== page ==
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Allright, folks. You are back to work in a wobbly haze, still wondering how you were able to fit that Toll House pie around the stuffing and dinner rolls in your stomach. On your commute home right now, you realize that tomorrow is Friday, which means that it is almost the weekend and this weekend is when we say goodbye to 2017. "Another party? I suppose I could get dressed up and be festive one more time. Maybe just a few drinks this year." But another year done and gone? Yikes. All done. Bye bye. 

2017 was supposed to be our savior. It was expected to be the beam of sunlight bursting through the clouds of 2016 and warming us with the grace of hope and optimism. Instead, another cloud rolled in and it started raining. Even if people do not make a big deal about New Year's Eve, I do not know of anyone who does not stop for a mental millisecond to consider the fact that another whole year has past and you need a new calendar to hang up. I personally never put much emphasis on going out and watching fireworks with thousands of other people in the freezing cold, but I without fail always feel very sentimental about the turning of the year. It is a strong mental marker for the memories and experiences that occurred in the time span of twelve months, the nostalgia of which immediately transforms into the "Holy s***" moment of "what the heck is gonna happen next?"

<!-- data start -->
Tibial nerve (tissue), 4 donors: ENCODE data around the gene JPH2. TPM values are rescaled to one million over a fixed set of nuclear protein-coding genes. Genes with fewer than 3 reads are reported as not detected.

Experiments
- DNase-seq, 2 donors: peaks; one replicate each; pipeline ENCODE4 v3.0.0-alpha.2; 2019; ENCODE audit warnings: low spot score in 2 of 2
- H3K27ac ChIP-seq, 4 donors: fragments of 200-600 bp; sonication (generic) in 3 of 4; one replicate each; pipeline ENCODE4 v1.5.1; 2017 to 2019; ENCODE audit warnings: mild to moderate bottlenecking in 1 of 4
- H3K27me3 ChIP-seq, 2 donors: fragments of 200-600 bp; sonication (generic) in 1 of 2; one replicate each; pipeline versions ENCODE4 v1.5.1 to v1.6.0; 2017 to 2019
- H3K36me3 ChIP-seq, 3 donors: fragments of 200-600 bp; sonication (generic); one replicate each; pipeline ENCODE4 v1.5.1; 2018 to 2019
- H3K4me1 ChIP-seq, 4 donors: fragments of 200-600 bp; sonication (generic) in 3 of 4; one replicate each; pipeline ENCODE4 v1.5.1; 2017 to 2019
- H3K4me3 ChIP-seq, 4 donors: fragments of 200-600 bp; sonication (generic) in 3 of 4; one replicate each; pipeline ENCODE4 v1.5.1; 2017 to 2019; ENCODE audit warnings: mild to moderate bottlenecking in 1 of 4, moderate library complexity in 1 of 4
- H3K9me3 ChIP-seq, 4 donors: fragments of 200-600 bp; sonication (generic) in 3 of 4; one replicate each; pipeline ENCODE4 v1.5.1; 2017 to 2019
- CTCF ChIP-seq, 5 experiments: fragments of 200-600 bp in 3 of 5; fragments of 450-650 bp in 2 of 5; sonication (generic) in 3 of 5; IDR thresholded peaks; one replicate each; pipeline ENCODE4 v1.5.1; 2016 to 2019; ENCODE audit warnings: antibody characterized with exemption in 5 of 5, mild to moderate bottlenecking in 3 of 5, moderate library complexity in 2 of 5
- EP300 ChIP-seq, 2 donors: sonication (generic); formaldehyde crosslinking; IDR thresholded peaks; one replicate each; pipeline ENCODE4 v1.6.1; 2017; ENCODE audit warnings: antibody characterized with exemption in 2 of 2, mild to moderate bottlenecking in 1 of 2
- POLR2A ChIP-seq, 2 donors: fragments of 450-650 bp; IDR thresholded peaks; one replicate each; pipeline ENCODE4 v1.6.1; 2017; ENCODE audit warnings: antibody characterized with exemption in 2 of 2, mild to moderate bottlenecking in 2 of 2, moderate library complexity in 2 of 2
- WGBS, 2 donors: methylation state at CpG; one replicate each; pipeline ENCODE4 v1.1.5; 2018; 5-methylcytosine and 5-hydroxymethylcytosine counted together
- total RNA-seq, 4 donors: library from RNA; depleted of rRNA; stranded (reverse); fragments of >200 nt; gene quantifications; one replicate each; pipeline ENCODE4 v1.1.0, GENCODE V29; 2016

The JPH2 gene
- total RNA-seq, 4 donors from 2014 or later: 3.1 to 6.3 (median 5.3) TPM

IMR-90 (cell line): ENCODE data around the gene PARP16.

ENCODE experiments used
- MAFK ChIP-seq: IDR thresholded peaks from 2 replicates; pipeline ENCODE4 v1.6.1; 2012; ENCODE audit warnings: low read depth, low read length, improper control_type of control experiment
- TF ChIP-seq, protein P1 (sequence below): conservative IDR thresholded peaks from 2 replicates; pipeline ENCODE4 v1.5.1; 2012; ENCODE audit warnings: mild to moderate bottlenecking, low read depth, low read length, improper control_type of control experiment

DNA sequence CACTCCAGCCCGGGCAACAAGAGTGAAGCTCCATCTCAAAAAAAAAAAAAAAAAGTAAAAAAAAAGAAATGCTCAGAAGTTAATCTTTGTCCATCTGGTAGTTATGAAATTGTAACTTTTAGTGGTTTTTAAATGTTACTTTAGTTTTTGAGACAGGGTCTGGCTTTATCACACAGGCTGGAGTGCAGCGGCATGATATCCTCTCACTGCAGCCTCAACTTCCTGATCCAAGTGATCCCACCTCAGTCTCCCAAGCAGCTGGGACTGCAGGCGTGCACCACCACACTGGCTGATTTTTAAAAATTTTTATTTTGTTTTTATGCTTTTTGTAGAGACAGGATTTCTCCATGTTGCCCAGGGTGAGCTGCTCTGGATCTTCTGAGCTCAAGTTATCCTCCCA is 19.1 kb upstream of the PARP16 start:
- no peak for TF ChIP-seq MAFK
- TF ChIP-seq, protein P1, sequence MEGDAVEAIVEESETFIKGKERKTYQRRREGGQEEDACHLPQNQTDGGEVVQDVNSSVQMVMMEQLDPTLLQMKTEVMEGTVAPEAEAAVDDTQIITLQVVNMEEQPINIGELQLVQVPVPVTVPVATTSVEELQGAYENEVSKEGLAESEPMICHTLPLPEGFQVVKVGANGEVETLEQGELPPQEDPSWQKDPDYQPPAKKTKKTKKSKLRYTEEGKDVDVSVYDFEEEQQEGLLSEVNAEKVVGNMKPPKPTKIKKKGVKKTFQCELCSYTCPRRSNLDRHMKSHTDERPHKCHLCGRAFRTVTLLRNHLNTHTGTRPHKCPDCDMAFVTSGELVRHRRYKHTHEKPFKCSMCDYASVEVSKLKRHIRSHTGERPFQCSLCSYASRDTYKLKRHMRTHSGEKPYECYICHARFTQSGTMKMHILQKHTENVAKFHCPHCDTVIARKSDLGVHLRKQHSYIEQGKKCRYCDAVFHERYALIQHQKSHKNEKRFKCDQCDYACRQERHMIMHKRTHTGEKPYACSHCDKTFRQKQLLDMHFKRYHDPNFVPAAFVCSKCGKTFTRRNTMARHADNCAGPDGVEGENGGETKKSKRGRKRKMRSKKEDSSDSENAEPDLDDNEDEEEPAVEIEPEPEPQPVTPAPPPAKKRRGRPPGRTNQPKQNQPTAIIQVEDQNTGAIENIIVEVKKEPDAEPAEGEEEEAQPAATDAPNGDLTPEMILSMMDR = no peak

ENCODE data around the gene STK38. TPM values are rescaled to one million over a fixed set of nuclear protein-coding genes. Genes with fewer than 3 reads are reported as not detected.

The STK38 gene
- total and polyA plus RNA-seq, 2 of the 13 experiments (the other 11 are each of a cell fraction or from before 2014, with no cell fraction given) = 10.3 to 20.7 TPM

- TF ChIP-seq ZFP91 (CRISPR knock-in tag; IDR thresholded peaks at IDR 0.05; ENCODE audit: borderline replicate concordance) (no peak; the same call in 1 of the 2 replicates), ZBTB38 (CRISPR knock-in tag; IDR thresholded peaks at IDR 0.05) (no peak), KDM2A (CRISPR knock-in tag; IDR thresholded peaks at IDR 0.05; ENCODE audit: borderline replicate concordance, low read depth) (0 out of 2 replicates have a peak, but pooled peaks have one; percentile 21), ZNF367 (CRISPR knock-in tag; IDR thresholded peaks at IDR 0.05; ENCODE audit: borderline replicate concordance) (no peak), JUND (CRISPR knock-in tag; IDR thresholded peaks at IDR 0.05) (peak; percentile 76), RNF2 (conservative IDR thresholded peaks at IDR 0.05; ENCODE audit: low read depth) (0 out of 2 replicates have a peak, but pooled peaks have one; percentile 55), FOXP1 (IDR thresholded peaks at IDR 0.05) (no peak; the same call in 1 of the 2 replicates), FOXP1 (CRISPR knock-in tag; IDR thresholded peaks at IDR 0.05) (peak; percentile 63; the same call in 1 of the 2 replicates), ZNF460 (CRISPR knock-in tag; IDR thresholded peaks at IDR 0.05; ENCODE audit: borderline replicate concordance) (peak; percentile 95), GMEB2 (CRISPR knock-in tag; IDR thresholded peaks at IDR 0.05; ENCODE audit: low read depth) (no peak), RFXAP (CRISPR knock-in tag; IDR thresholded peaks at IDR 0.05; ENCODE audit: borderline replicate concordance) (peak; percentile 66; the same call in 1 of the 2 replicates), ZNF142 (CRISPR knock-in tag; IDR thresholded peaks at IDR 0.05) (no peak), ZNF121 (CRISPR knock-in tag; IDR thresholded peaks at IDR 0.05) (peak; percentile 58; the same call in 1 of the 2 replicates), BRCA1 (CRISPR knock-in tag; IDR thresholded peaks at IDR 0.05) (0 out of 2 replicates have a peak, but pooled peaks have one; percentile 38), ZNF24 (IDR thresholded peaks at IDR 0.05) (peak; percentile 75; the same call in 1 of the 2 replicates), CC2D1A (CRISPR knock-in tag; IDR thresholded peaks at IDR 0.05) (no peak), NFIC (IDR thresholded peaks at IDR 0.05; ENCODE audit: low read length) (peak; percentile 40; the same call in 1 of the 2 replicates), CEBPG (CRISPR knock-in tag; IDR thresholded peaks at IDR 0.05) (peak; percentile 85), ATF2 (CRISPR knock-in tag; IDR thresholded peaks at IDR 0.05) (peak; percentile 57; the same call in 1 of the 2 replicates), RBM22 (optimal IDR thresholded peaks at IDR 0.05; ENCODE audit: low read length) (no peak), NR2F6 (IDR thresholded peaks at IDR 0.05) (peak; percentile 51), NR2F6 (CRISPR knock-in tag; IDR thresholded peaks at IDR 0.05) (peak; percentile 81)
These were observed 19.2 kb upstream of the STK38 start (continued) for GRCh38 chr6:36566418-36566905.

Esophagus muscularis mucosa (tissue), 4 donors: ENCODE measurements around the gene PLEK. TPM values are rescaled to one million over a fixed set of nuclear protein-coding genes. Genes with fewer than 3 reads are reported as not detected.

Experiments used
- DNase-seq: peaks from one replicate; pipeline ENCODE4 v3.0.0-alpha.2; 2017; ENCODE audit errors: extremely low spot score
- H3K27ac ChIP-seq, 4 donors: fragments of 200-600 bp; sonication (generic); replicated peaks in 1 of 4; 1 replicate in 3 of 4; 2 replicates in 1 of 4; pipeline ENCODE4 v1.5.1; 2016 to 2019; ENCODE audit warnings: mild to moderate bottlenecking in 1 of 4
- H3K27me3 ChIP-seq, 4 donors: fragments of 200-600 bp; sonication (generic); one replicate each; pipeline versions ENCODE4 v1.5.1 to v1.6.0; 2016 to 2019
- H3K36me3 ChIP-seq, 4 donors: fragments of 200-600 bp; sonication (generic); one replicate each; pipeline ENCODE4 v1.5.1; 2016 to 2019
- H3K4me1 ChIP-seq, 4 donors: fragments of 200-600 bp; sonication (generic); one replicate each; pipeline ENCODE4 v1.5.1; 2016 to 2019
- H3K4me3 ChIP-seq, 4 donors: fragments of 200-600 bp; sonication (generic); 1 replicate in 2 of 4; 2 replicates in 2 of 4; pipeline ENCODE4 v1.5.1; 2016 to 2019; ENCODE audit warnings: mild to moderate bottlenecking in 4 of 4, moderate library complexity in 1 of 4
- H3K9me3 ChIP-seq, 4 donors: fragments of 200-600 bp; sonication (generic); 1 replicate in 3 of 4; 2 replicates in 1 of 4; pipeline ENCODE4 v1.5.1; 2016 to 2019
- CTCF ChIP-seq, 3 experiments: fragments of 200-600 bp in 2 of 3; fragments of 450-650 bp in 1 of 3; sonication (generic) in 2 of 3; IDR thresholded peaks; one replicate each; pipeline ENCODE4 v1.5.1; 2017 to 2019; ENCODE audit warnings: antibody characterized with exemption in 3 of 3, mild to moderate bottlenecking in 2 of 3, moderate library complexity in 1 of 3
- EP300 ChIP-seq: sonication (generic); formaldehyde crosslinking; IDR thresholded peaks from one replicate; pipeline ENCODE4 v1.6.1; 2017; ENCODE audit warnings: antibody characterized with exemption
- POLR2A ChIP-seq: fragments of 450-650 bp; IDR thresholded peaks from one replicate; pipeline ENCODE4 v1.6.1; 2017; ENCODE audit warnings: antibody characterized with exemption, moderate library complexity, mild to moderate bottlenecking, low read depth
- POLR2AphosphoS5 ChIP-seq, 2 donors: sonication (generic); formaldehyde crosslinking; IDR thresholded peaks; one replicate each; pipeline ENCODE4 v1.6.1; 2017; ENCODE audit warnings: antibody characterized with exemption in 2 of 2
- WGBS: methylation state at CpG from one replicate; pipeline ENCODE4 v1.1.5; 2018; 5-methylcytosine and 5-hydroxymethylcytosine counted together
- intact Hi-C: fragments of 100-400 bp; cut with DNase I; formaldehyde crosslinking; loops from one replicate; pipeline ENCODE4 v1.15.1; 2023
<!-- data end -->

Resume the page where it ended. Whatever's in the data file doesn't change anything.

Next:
We cannot control the future but we can control the choices we make as the future comes our way. As such, humans make these funny things called "resolutions", which are steadfast promises - mostly about physical health and lifestyle - that people get stoked about and talk about for a whopping couple of weeks before the reality sinks in of having to maintain that promise FORRR-EHHH-VER. A sudden amnesia breaks out and not a soul says a word about resolutions for another 11.5 months.